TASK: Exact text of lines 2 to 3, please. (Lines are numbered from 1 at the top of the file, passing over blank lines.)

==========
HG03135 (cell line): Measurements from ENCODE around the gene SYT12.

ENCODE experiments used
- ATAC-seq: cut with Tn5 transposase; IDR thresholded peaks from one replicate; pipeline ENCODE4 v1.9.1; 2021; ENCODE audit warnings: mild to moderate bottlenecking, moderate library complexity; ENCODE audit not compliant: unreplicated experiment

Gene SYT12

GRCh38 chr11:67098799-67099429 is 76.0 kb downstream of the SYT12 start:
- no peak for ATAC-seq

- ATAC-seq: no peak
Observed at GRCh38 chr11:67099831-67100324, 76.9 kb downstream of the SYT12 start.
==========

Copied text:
ENCODE experiments used
- ATAC-seq: cut with Tn5 transposase; IDR thresholded peaks from one replicate; pipeline ENCODE4 v1.9.1; 2021; ENCODE audit warnings: mild to moderate bottlenecking, moderate library complexity; ENCODE audit not compliant: unreplicated experiment